10 most compelling Christmas ads from UK high street retailers based on facial reactions
4 min read
17 December 2014
John Lewis has topped the list of 2014's “most compelling high street Christmas ads” with Monty the Penguin, as technology startup Realeyes tracks the reactions of British viewers with its emotional analytics platform.
Google adviser Jack Hidary complimented Realeyes during an interview with Real Business on 24 November when he said the team comprises very inventive, agile-thinking entrepreneurs, commending them for entering “white space” with something fresh rather than using the “me too approach.”
Describing the company’s proposition, Hidary added Realeyes has produced a “software technology that can view a face via a camera and tell the emotional state of that person, whether they’re reacting to a video advertisement positively or apathetically, for example.”
And with the Christmas shopping season in full swing, Realeyes has used its platform for festive purposes by “measuring” the faces of Brits via webcam to gauge their reactions when viewing the merry marketing material creating by the UK’s 25 leading high street brands.
More than 2.2m facial data points were traced during the experiment, which generated “emotionally compelling” scores based on attraction, retention, engagement and impact on the viewers to reveal the top ten “most compelling high street Christmas ads” – they are:
1. John Lewis – Monty the Penguin, which scored 84 per cent on the emotionally compelling scale. The result puts it in the top 16 per cent of ads ever measured by Realeyes.
2. Harvey Nichols – “Could I be any clearer” scored 80 per cent, with the ad designed to help people avoid receiving unwanted gifts this Christmas.
3. The Post Office – “Get Christmas all wrapped up” scored 80 per cent, featuring comedian Robert Webb and singer Pixie Lott.
Mihkel Jäätma, CEO, Realeyes, said: “There are four elements to make an ad resonate emotionally. Attract or hook the audience early, retain their attention, engage by invoking some form of reaction – the stronger the better – and finish with impact.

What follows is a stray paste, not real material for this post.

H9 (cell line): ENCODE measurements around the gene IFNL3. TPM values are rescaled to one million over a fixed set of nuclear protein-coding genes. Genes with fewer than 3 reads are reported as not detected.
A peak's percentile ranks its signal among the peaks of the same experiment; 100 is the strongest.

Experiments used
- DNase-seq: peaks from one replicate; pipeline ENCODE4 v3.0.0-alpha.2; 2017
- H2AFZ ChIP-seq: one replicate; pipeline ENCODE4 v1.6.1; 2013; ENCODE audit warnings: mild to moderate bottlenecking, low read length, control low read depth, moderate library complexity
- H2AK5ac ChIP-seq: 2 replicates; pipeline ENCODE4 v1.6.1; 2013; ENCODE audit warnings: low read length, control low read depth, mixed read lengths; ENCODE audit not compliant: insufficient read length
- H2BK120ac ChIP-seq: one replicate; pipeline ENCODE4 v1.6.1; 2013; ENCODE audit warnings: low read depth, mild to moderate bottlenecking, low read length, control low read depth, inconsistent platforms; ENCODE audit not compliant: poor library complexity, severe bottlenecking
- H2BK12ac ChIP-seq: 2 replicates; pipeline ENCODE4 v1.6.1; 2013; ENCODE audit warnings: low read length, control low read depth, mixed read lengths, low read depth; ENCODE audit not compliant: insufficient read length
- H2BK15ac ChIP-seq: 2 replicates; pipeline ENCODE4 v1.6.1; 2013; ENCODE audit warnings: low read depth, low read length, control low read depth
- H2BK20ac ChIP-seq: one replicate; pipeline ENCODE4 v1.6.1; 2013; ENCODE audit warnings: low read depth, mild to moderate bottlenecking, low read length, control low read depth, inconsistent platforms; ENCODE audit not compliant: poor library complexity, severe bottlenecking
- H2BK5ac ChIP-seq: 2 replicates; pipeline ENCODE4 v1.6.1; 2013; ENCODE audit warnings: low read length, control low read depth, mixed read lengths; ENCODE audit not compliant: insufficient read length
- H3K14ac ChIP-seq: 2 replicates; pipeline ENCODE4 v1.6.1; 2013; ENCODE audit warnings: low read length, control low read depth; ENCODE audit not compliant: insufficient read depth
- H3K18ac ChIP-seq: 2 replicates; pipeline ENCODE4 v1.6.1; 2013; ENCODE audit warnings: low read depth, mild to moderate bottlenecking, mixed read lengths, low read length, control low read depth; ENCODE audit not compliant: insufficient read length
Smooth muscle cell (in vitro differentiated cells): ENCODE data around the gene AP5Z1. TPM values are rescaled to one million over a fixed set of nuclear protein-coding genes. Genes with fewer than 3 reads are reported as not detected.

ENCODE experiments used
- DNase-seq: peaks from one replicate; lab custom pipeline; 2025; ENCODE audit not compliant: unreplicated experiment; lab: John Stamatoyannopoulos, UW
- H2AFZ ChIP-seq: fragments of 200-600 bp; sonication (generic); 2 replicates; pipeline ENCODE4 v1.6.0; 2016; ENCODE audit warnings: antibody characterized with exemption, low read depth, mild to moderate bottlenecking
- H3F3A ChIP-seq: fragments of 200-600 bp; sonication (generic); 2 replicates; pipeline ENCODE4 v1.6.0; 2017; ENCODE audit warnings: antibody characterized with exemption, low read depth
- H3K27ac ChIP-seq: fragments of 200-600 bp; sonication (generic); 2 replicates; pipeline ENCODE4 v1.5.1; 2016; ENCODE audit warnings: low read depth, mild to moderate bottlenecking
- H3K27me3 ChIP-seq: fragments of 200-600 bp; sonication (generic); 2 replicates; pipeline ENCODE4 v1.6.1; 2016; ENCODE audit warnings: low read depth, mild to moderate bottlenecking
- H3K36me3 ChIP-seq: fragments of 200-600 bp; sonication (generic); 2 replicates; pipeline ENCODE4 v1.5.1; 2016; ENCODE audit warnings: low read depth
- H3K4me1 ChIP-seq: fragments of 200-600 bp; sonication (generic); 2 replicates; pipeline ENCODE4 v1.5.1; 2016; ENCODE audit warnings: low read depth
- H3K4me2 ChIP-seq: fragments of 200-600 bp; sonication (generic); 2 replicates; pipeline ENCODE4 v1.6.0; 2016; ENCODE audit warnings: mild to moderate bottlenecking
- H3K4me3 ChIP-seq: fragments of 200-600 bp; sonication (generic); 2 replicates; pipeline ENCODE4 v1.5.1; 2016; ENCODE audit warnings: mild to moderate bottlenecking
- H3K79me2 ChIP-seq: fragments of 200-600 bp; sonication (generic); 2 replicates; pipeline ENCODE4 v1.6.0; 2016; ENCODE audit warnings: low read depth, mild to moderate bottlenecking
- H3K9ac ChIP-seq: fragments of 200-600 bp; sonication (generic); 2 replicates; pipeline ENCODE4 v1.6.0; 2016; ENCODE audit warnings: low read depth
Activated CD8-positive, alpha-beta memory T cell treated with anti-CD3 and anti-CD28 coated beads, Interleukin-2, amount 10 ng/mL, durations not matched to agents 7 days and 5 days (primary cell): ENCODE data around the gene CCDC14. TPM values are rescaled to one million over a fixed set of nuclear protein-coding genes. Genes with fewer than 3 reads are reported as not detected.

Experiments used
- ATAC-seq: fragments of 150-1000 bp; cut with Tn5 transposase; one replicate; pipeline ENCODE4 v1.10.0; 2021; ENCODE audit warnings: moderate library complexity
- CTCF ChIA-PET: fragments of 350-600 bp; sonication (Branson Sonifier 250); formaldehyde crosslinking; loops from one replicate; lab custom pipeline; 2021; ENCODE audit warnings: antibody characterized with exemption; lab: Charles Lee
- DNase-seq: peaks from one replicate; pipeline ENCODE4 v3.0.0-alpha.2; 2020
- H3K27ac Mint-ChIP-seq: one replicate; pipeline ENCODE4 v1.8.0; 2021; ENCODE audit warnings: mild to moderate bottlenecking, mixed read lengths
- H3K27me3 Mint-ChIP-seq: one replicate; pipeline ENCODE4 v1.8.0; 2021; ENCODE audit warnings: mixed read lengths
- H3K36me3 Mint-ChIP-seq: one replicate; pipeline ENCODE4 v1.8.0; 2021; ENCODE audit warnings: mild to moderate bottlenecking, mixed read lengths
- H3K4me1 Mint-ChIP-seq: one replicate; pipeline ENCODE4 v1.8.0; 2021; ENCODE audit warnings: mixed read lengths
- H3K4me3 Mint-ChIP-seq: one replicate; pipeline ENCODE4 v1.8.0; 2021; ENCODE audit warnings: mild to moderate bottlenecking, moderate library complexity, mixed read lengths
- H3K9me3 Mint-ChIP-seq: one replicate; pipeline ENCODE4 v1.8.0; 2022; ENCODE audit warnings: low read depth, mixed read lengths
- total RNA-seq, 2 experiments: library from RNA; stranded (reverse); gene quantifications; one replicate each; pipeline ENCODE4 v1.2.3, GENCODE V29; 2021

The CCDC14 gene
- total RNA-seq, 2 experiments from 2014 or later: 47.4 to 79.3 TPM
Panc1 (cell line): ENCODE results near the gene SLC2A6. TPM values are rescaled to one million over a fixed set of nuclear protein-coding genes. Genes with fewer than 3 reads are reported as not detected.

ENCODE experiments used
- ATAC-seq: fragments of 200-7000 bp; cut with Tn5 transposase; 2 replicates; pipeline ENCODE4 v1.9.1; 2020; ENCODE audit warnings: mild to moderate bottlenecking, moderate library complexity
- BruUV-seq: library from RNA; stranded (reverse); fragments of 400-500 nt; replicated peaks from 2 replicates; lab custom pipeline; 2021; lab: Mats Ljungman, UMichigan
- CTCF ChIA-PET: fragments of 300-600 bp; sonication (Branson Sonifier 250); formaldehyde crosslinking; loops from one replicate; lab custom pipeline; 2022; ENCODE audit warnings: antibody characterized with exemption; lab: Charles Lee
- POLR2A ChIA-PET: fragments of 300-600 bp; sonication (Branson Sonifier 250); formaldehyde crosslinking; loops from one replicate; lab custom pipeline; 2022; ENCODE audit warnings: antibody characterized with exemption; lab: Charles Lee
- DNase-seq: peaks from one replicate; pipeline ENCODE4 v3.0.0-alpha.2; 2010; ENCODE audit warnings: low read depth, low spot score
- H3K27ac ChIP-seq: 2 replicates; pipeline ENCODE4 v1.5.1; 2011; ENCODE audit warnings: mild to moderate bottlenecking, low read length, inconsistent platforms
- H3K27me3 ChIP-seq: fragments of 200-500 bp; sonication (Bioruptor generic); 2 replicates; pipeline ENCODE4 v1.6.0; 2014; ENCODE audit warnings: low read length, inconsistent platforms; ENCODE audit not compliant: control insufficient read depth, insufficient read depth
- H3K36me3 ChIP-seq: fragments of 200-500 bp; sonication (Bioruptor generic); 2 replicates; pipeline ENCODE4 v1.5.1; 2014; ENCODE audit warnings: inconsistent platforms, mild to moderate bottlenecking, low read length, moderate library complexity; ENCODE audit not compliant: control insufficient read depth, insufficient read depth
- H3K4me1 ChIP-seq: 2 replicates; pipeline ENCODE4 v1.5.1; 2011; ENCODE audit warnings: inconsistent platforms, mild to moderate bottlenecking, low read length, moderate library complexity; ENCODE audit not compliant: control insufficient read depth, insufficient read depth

“Monty scored joint highest on engagement and impact with Harvey Nichols, but won because it was the best ad at retaining attention. However, both ads were very mid-table when it came to initial attraction.”
The remaining results of the top ten are:
4. Boots – “Special because” scored 64 per cent
5. Iceland – “Peter Andre and desserts” scored 63 per cent
6. Lidl – “Little present’ scored 59 per cent
7. Harrods – “Land of make believe” scored 57 per cent
8. Waitrose – “Gingerbread stall” scored 55 per cent
9. Sainsbury’s – “Christmas is for sharing” scored 55 per cent
10. House of Fraser – “Be you no matter who” scored 53 per cent
It’s unsurprising John Lewis came out on top – we’ve already reported on the success of the Monty’s Christmas ad, which generated seven million views on social media in 24 hours.
Celebrities have featured in two ads within the top ten, but Realeyes found that famous faces aren’t guaranteed to make an advert compelling success. The results show the Littlewoods promotion featuring Myleene Klass had the second lowest score of all 25 ads, while H&M’s campaign with Lady Gaga and Tony Bennet was fourth lowest.
Jäätma, added: “H&M had the second lowest retention score of all the ads, which meant by the time Gaga and Bennett appeared, audiences had already drifted off – an expensive mistake. Featuring them earlier could have made a big difference.
“Despite being top of the charts and outperforming last year’s “Bear & Hare”, Monty still didn’t reach the heights of our all-time Christmas winner, Harvey Nichols’ humorous “Sorry I Spent It On Myself” from last year, which is in the top 4 per cent of ads we’ve ever tested.”